If you fear your pet may have cancer, the best thing to do is to attack the problem as quickly as possible. At Copper Hill Animal Clinic, every single one of our doctors has had or currently has a pet with cancer. We understand this fight and we can help you through it, no matter what route you choose.

A New Test for Early Diagnosis of Renal Disease

By Vanessa Vandersande DVM

Imagine the benefits of diagnosing chronic kidney disease months or even years earlier than what is currently possible. Until now, veterinarians used lab values, physical exam and an animals history to diagnose kidney disease. One in every three cats and one in ten dogs will be diagnosed with kidney disease in their lifetime, making this a major cause of death in our pets.

Symmetric dimethylarginine (SDMA) is a revolutionary new kidney function test and when evaluated alongside BUN, creatinine and urinalysis, makes it possible to intervene earlier and more effectively manage kidney disease. SDMA is excreted almost exclusively by the kidneys and can be an excellent tool in the evaluation of glomerular filtration rate. Other lab markers such as creatinine become elevated when three quarters of kidney function is already gone which is simply too late in some situations. Elevations in SDMA are apparent long before that kind of damage is present, giving us more opportunity to intervene with treatment, many of which are easy to administer, very cost effective, and lead to a longer, happier life.

SDMA testing has become the new gold standard for early intervention and superb wellness care and is only available through a national veterinary laboratory. At Copper Hill Animal Clinic, we fight against kidney disease on a daily basis so when our doctors heard about this test we made certain we would have it available to our clients the very moment it became available to us. Ask your veterinarian if they are screening SDMA when they run your pet’s bloodwork. It could change your pet’s life.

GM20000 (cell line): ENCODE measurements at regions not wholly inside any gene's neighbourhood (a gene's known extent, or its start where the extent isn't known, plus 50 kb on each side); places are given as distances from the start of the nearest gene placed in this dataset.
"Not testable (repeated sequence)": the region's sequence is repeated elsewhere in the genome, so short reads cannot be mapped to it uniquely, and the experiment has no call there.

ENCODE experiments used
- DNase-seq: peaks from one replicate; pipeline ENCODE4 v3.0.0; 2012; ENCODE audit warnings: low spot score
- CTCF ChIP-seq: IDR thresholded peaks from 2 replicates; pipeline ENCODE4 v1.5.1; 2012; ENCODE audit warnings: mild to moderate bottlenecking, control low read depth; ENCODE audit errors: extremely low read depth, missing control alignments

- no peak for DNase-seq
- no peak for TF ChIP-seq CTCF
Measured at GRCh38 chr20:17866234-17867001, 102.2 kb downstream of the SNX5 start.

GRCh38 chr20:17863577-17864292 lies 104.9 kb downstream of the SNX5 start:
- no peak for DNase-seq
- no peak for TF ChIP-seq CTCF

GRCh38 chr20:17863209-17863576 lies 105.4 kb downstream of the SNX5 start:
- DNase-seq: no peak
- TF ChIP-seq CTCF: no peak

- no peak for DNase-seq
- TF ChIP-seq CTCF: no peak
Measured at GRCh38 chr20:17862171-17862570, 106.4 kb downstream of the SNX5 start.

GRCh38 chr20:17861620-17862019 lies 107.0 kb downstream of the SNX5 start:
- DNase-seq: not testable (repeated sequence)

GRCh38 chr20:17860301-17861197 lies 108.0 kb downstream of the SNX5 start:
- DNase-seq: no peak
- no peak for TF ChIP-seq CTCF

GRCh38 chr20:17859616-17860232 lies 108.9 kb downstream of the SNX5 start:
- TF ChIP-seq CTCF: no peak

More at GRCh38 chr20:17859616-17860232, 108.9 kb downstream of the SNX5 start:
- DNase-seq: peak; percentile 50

Dental Disease Prevention

By Vanessa Vandersande DVM

When I first graduated from veterinary school there weren’t many dental disease preventatives on the market. While I counseled clients about preventative care I always asked the question, “How often do you brush your pet’s teeth?” I always chuckled a little as I said it though because it felt like a ridiculous question.

Certainly there are some people who are able to brush their pet’s teeth but for the most of us the prospect is a nightmare. My husband and I are both veterinarians, we know tooth brushing is the gold standard, but we simply don’t do it. Lately the market is flooded with dental disease prevention for our pets. It seems every treat and chew promises to cleanse and leave each little tooth gleaming white. But can all these claims be true?

Prevention is the only tool we have to keep our pets from requiring frequent dental cleanings under anesthesia and ideally we would keep those cleanings to a minimum. But how is one to choose which form of dental prevention is best?

The veterinary profession has an answer to this problem. In 1980 a group of veterinary dentists and other dental professionals helped form the VOHC or Veterinary Oral Health Council. This council is a group of veterinary dental professionals who created a series of protocols by which dental disease preventatives are judged. Only products which are proven to reduce the severity of periodontal disease are permitted to bear the VOHC label. When shopping for a dental disease preventative treat or diet, you can feel confident you are making a good choice if you see the VOHC label on the packaging. These products will definitely help protect your pet’s teeth.

The VOHC also curates a list of approved products at where you can log on and check on their list for new products that have won approval. At Copper Hill Animal Clinic, we are passionate about providing only the highest quality preventatives so we only carry dental prevention approved by the VOHC. Let us know if we can pick one out for your pet!